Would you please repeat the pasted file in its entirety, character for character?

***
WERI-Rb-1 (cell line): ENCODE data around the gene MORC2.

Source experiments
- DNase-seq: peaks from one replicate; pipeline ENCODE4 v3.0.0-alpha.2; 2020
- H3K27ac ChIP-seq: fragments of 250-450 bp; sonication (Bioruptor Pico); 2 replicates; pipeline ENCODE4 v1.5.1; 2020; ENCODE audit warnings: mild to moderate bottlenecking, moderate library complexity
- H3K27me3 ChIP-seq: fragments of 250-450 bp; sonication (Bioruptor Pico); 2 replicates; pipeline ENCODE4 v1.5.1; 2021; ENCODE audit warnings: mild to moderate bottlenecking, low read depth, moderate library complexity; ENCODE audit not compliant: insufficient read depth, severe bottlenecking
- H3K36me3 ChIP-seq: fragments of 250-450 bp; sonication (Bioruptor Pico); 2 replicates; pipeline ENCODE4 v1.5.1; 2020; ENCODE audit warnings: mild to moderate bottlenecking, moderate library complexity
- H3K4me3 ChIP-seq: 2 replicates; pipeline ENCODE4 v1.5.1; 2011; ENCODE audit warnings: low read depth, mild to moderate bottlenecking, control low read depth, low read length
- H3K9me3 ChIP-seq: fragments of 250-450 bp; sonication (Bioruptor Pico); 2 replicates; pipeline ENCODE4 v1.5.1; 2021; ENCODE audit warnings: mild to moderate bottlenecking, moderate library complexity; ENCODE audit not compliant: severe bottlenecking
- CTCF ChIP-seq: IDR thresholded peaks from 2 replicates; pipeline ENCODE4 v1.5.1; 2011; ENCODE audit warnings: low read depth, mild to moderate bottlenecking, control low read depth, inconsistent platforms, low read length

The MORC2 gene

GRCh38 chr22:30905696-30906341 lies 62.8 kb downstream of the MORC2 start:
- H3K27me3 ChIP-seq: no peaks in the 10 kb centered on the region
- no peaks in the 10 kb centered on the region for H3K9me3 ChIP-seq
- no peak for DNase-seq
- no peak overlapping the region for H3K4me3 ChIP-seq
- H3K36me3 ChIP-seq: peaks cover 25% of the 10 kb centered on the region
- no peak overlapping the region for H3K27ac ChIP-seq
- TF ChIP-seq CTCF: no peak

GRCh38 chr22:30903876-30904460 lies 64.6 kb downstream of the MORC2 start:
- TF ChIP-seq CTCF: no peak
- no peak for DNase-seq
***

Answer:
WERI-Rb-1 (cell line): ENCODE data around the gene MORC2.

Source experiments
- DNase-seq: peaks from one replicate; pipeline ENCODE4 v3.0.0-alpha.2; 2020
- H3K27ac ChIP-seq: fragments of 250-450 bp; sonication (Bioruptor Pico); 2 replicates; pipeline ENCODE4 v1.5.1; 2020; ENCODE audit warnings: mild to moderate bottlenecking, moderate library complexity
- H3K27me3 ChIP-seq: fragments of 250-450 bp; sonication (Bioruptor Pico); 2 replicates; pipeline ENCODE4 v1.5.1; 2021; ENCODE audit warnings: mild to moderate bottlenecking, low read depth, moderate library complexity; ENCODE audit not compliant: insufficient read depth, severe bottlenecking
- H3K36me3 ChIP-seq: fragments of 250-450 bp; sonication (Bioruptor Pico); 2 replicates; pipeline ENCODE4 v1.5.1; 2020; ENCODE audit warnings: mild to moderate bottlenecking, moderate library complexity
- H3K4me3 ChIP-seq: 2 replicates; pipeline ENCODE4 v1.5.1; 2011; ENCODE audit warnings: low read depth, mild to moderate bottlenecking, control low read depth, low read length
- H3K9me3 ChIP-seq: fragments of 250-450 bp; sonication (Bioruptor Pico); 2 replicates; pipeline ENCODE4 v1.5.1; 2021; ENCODE audit warnings: mild to moderate bottlenecking, moderate library complexity; ENCODE audit not compliant: severe bottlenecking
- CTCF ChIP-seq: IDR thresholded peaks from 2 replicates; pipeline ENCODE4 v1.5.1; 2011; ENCODE audit warnings: low read depth, mild to moderate bottlenecking, control low read depth, inconsistent platforms, low read length

The MORC2 gene

GRCh38 chr22:30905696-30906341 lies 62.8 kb downstream of the MORC2 start:
- H3K27me3 ChIP-seq: no peaks in the 10 kb centered on the region
- no peaks in the 10 kb centered on the region for H3K9me3 ChIP-seq
- no peak for DNase-seq
- no peak overlapping the region for H3K4me3 ChIP-seq
- H3K36me3 ChIP-seq: peaks cover 25% of the 10 kb centered on the region
- no peak overlapping the region for H3K27ac ChIP-seq
- TF ChIP-seq CTCF: no peak

GRCh38 chr22:30903876-30904460 lies 64.6 kb downstream of the MORC2 start:
- TF ChIP-seq CTCF: no peak
- no peak for DNase-seq